When I wrote my first novel I pecked it out on an IBM Selectric. Cut and paste literally involved cutting and Scotch-tapng chunks of paper from one sheet onto another. Word processing was a delightful revolution. And now, my current favorite writing tool is nearly as revolutionary for me: the Internet Typewriter.
This free and deliciously bare-bones site (referred to me by the wonderful Bud Sparhawk) is nothing but a blank page. You register or log in, and type. Whever you go, from whatever computer you log in, those words are there. No more of this irritating emailing of attached Pages or Word files to yourself. No more cutting or copying of new scenes from one file to another, juggling the different versions of that combat scene or romantic encounter. It’s all there and it follows you around!
This is enormously liberating in a couple ways. Firstly, of course, you can add to the ms any time and anywhere a fresh idea flashes into your brain.
But also, you can add notes. Comments to yourself, things to fix, ideas for the next scene but three, the reminder that you must get one of the characters to quote Heraclitus and here is the quote. In other words, the actual act of composition is different. All those flying concepts that zoom into your head while you’re waiting in line at the shoe store or buying cat food, you can now pop in. I am writing my current novel by sort of pushing an entire wad of notes, future plot developments, commentary and reminders on ahead of myself in the text file. There are perhaps ten pages of these things. Every time I actually get to one of these plot points in the progress of the novel, and write it, I delete out the reminder at the end: a highly satisfactory action almost as good as chocolate.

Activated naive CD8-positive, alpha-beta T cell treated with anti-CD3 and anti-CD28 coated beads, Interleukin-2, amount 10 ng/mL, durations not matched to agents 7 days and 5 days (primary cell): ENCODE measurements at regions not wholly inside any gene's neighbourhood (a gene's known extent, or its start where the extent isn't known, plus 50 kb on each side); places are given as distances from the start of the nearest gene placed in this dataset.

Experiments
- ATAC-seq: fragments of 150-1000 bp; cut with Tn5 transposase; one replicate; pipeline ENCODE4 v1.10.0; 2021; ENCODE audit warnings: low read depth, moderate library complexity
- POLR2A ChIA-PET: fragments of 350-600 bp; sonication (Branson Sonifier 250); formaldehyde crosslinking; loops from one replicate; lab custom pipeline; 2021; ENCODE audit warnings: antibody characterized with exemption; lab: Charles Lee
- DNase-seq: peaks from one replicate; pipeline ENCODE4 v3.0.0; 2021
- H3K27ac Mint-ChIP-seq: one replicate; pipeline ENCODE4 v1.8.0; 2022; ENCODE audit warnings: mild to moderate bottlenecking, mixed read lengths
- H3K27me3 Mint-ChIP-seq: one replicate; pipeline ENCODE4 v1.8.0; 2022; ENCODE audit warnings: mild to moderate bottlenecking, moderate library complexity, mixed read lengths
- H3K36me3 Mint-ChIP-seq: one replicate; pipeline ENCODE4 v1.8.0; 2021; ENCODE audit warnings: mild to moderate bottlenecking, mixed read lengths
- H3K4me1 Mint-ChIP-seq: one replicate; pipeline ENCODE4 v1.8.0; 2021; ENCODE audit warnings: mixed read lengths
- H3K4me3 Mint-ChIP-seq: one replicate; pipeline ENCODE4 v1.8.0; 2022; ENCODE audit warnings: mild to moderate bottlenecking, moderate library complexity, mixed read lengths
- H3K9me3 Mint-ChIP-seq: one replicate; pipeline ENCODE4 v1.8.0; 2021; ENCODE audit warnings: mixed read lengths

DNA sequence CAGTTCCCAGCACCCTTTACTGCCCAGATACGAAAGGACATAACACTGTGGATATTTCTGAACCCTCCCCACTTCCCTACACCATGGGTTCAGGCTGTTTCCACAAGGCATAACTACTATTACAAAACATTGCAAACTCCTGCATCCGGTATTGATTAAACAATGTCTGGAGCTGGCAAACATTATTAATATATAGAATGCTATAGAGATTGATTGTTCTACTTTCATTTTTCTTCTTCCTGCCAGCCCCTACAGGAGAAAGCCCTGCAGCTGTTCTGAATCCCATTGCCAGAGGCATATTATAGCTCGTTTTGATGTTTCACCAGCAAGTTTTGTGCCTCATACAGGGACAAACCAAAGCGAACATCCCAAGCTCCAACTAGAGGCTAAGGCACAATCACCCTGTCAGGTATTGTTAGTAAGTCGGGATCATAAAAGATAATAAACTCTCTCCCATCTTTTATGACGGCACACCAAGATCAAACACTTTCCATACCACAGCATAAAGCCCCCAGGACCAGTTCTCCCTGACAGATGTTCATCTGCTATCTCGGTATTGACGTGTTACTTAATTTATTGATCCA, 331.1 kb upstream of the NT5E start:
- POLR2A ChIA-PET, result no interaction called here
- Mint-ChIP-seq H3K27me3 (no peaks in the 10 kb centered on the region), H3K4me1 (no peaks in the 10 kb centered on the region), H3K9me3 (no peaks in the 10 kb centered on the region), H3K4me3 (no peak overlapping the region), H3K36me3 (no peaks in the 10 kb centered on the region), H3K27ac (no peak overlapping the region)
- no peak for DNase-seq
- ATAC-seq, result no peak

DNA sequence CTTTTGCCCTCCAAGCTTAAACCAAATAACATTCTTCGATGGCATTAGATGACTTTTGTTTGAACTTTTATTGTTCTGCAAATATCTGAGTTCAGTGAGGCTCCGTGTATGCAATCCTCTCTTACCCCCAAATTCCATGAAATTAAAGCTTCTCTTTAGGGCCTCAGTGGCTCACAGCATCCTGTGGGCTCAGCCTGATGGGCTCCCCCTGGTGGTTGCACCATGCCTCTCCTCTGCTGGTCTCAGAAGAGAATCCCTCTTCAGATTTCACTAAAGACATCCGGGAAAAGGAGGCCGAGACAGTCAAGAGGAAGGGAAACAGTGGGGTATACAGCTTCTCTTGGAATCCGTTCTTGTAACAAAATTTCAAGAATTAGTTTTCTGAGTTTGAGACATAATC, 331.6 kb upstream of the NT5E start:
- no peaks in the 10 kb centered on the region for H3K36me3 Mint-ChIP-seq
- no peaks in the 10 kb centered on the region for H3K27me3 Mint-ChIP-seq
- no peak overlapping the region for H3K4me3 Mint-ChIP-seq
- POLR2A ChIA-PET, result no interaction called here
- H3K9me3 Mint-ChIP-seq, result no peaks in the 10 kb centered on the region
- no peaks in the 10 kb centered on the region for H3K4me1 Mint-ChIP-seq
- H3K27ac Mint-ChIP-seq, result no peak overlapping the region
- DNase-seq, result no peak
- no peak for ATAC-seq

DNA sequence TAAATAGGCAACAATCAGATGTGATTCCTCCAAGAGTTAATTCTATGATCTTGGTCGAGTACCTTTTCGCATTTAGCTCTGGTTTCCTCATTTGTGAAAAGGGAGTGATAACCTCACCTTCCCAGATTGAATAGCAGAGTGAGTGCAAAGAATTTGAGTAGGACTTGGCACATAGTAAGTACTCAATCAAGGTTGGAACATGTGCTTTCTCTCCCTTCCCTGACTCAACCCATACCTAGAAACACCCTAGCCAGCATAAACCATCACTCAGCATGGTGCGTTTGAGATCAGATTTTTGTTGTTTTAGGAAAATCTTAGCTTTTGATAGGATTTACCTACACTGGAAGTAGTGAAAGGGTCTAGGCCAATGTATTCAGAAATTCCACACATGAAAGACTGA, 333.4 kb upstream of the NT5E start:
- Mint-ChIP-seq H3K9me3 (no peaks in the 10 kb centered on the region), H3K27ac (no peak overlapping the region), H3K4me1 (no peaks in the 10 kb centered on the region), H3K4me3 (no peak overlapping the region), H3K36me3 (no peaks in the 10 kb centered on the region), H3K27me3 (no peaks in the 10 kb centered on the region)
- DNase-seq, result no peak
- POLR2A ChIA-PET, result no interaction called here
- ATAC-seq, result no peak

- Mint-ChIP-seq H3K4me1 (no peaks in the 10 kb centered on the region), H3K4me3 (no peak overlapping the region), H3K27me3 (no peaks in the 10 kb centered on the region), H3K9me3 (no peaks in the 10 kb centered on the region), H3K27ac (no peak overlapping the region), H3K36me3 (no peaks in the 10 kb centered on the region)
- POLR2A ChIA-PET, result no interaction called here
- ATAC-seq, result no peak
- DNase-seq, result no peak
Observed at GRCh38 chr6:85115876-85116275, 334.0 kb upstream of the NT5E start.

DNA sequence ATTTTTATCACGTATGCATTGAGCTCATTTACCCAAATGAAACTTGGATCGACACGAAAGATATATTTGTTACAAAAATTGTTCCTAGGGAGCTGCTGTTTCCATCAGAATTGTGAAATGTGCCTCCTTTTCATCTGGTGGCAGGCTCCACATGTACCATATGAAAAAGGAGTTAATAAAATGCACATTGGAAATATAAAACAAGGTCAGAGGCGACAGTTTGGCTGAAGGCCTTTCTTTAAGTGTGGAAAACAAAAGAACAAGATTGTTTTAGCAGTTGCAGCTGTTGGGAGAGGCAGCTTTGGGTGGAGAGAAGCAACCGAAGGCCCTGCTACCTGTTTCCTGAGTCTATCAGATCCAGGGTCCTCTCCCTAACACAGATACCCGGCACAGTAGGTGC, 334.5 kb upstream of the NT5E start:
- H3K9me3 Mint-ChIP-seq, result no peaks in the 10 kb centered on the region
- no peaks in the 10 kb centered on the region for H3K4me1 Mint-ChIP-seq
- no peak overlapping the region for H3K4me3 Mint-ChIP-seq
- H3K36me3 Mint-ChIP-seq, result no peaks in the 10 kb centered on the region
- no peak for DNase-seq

The text is also heavily sprinkled with internal editorial comments like “Do they have to talk about this now? Move to yesterday.” and “What has to happen here? 1. Burn hero in effigy. 2. Street riot, bloodshed? 3. Country too hot to hold him = exile.” To help me to find these comments and deal with them — they cannot appear in the finished work — I try to remember to set them off with [brackets] so that I can search for them. Another idea would be to use the Comments function in a late version of Word, or to mark bits like this in a color, but neither application is supported by Internet Typewriter, alas. In any case, a complete and total read of the final work must be done by fresh eyes.
Ideally, when the work is done, all of the notes and comments will be gone, subsumed into the novel itself. In actuality I expect some of this stuff will turn out to be dead ends or otherwise unuseable, and I will cut it and perhaps save it in aother file. Also, just in case, I do keep a separate Word file on my main frame at home which automagically updates to a cloud server. You can’t write SF thrillers unless you foster some paranoia.
What this will do for future PhD researchers is bad. There are no more mss drafts with marginal notes, no more sheaves of discarded scenes or aborted character sketches. All that will be visible will be the final version. I weep no tears for them, those unlucky History of SF grad students of the future. I am writing like the wind, riding on the magic carpet of my tech writing tools and speeding through this novel. Keep your horse and buggy — I have FTL!